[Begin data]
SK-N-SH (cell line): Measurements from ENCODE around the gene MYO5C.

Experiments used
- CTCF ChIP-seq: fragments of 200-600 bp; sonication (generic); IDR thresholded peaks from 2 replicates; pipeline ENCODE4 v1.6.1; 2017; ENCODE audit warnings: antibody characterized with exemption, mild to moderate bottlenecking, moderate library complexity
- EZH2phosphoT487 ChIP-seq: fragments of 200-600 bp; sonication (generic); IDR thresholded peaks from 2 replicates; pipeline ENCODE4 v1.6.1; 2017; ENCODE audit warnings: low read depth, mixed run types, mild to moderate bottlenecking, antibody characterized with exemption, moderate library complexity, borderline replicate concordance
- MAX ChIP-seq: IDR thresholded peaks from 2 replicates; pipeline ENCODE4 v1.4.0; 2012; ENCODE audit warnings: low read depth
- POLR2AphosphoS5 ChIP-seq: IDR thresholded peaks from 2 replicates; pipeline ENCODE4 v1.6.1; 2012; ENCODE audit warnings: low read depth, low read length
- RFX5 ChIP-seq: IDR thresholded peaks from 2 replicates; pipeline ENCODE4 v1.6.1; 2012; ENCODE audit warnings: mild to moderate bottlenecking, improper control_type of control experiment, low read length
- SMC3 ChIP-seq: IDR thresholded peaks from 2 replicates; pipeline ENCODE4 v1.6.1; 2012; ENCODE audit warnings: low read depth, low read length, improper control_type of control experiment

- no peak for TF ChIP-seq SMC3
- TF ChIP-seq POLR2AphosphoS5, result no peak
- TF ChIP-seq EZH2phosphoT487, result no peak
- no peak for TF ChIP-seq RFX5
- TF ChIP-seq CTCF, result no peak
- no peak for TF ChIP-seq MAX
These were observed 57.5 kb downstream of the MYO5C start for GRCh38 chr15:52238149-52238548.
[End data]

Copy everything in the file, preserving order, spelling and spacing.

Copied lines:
SK-N-SH (cell line): Measurements from ENCODE around the gene MYO5C.

Experiments used
- CTCF ChIP-seq: fragments of 200-600 bp; sonication (generic); IDR thresholded peaks from 2 replicates; pipeline ENCODE4 v1.6.1; 2017; ENCODE audit warnings: antibody characterized with exemption, mild to moderate bottlenecking, moderate library complexity
- EZH2phosphoT487 ChIP-seq: fragments of 200-600 bp; sonication (generic); IDR thresholded peaks from 2 replicates; pipeline ENCODE4 v1.6.1; 2017; ENCODE audit warnings: low read depth, mixed run types, mild to moderate bottlenecking, antibody characterized with exemption, moderate library complexity, borderline replicate concordance
- MAX ChIP-seq: IDR thresholded peaks from 2 replicates; pipeline ENCODE4 v1.4.0; 2012; ENCODE audit warnings: low read depth
- POLR2AphosphoS5 ChIP-seq: IDR thresholded peaks from 2 replicates; pipeline ENCODE4 v1.6.1; 2012; ENCODE audit warnings: low read depth, low read length
- RFX5 ChIP-seq: IDR thresholded peaks from 2 replicates; pipeline ENCODE4 v1.6.1; 2012; ENCODE audit warnings: mild to moderate bottlenecking, improper control_type of control experiment, low read length
- SMC3 ChIP-seq: IDR thresholded peaks from 2 replicates; pipeline ENCODE4 v1.6.1; 2012; ENCODE audit warnings: low read depth, low read length, improper control_type of control experiment

- no peak for TF ChIP-seq SMC3
- TF ChIP-seq POLR2AphosphoS5, result no peak
- TF ChIP-seq EZH2phosphoT487, result no peak
- no peak for TF ChIP-seq RFX5
- TF ChIP-seq CTCF, result no peak
- no peak for TF ChIP-seq MAX
These were observed 57.5 kb downstream of the MYO5C start for GRCh38 chr15:52238149-52238548.